[Photo: Banning Villa]

The next stop on our tour is in Wilmington, an older community just to the north of the Los Angeles Harbor and east of the Harbor Freeway. Wilmington was involved with San Pedro and Harbor City in evaluating whether or not they should secede from the City of Los Angeles in 2002. They all decided to stay within the City. In Wilmington we come to a 90 unit Elderly complex consisting entirely of one bedroom apartments. The project is known as Banning Villa. It is located at 1100 N. Banning Boulevard. This development used the Section 221(d)(3) Program for nonprofit sponsors to provide the construction money and uses the Project-Based Section 8 Program to subsidize all of the units in the complex. It is managed by Stratus Real Estate, Inc., and like Harbor Tower in San Pedro, it had an excellent 92 Score on the REAC inspection in 1999. It has fallen to a 69 in 2002. This project is one we have termed as "potentially troubled" because of not receiving good financial data about the operations of the project in a few years. Therefore, the HUD Project Manager will be focusing on this project and allowing it more personal attention than better performing projects receive.

[Photo: Vista Lee Rosa]

Our tour continues with a trip back into Harbor City where we began this tour. This time we are on Pacific Coast Highway just west of Vermont Avenue. The project is known as Vista Lee Rosa and it is at 1001 Pacific Coast Highway. This is a 101 unit Elderly complex that was first opened in 1986. In 1986 HUD required Elderly buildings to have about 25% of the units configured as efficiency units and this project has 25 efficiencies and 75 one-bedroom apartments. It also has one two-bedroom unit for a project site manager. Project-Based Section 8 rental subsidies are provided to 99 of the elderly families in residence at Vista Lee Rosa. This project is managed by SK Management Company. It was built by Watt-Parker, a partnership of Mr. Ray Watt, an icon in housing in Los Angeles, and Mick Parker, who has gone on to do many apartment complexes in Los Angeles both for HUD and for private market rate occupancy. Vista Lee Rosa is located across the street from the Harbor City campus of Kaiser Permanente medical facilities in the South Bay area. The proximity of the complex to shopping, transportation, parks and recreational opportunities significantly enhances the quality of life for the fortunate residents of Vista Lee Rosa. Vista Lee Rosa has the distinction of having received a near perfect 99 REAC score in March of 2002 which was up from an 89 in 2000.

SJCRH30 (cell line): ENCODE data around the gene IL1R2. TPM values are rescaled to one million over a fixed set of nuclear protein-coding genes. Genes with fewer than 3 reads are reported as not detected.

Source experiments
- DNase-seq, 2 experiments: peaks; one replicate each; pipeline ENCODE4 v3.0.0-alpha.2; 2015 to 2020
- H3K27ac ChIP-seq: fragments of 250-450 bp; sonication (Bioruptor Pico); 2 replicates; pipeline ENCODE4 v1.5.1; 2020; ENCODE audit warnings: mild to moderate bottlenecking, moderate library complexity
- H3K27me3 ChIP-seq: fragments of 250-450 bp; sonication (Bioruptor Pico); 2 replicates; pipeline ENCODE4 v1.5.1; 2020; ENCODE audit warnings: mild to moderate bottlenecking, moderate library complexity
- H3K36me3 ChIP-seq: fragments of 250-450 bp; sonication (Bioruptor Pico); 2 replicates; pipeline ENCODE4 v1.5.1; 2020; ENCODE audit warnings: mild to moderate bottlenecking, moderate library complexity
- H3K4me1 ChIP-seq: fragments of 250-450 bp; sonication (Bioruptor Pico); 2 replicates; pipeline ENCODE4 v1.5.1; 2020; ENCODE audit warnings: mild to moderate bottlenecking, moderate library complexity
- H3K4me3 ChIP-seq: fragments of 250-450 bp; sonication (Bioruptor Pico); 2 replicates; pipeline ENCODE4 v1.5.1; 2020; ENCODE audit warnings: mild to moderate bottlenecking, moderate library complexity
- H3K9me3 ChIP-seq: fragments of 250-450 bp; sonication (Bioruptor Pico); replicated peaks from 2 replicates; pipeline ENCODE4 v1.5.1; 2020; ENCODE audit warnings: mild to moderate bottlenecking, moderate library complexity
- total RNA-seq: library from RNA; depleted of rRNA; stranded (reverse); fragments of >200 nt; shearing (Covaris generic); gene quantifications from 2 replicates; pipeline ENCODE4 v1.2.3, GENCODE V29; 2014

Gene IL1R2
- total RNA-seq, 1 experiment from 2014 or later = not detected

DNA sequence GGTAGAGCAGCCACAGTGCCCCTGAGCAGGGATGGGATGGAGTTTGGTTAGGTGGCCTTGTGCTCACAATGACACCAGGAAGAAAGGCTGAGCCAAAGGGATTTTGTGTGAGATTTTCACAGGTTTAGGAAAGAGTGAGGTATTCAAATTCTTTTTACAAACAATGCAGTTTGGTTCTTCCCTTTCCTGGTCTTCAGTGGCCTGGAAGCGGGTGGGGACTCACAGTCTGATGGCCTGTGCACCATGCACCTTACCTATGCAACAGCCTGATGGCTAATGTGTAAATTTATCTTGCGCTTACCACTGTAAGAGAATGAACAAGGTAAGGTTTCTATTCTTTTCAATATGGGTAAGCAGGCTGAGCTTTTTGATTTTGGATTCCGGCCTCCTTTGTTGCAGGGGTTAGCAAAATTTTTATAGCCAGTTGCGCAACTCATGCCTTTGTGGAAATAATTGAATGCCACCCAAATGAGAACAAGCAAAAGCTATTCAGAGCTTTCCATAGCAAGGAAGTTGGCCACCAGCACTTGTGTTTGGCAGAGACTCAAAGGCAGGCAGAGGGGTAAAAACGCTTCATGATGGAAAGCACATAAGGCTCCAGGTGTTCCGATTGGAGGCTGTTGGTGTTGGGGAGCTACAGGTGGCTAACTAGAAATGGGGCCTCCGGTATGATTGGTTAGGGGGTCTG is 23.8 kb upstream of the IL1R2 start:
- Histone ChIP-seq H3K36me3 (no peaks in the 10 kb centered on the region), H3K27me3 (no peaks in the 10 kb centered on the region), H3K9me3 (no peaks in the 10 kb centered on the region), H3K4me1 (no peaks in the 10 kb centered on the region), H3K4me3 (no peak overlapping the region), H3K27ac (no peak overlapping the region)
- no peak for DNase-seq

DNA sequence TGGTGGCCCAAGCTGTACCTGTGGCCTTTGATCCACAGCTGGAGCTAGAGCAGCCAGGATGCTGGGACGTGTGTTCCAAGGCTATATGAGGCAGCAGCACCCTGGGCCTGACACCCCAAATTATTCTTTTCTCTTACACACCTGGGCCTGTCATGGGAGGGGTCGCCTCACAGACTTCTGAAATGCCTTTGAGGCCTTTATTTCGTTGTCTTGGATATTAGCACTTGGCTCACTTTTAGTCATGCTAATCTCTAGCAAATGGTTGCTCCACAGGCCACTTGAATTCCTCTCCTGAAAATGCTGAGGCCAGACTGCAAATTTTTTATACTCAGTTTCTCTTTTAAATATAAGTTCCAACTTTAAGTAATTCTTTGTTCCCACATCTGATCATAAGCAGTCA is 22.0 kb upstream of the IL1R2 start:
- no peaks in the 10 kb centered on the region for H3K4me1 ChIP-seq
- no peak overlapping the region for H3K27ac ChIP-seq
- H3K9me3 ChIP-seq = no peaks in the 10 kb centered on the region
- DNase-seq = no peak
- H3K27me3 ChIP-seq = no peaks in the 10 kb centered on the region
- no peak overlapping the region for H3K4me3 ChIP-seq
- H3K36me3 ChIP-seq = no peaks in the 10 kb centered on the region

[Photo: Peninsula Committee House]

Our tour now takes us North on Western Avenue to 252nd Street in Lomita. At 1729 - 252nd Street we find a group home for 10 developmentally disabled persons that was opened for occupancy in 1987. Known as Peninsula Committee House, the house was built using the Section 202/8 Direct Loan for the Elderly and the Handicapped. The sponsor and manager is the United Cerebral Palsy-Spastic Children's Foundation. Like the previous project, this one has improved with age. The REAC inspections on this project started at 66 in 1999 and rose to a near perfect 99 in November of 2001. This is a beautiful home on a very quiet little traveled street located a few short blocks from shopping, medical facilities, and restaurants. The City of Lomita endeavors to provide transportation and other social services to the residents of the project.

[Photo: Lomita Kiwanis Gardens]

We continue our tour of the City of Lomita driving a couple of blocks to Lomita Kiwanis Gardens located at 25109 Ebony Lane. This project was developed using the HUD Section 202 Program and includes 67 units for elderly families, 17 of which are efficiency units and 50 of which are one-bedroom units. The Sponsors of this project were a joint venture between the Kiwanis Club of the City of Lomita, and Retirement Housing Foundation of Long Beach. Retirement Housing Foundation is also the management agent. This project has received REAC independent inspection scores in excess of 90 on all such inspections. Lomita, "The Friendly City," is very supportive of the project and its residents trying to make them very welcome in this small city in between Torrance and Los Angeles in the South Bay. The project is in the midst of excellent transportation corridors, commercial, shopping opportunities and medical facilities. Several restaurants are within a block or two as is grocery shopping and a new Walgreen's Drug Store. The local Kiwanis Chapter takes a special interest in the project as does the Veterans of Foreign Wars (VFW) Chapter which is within easy walking distance.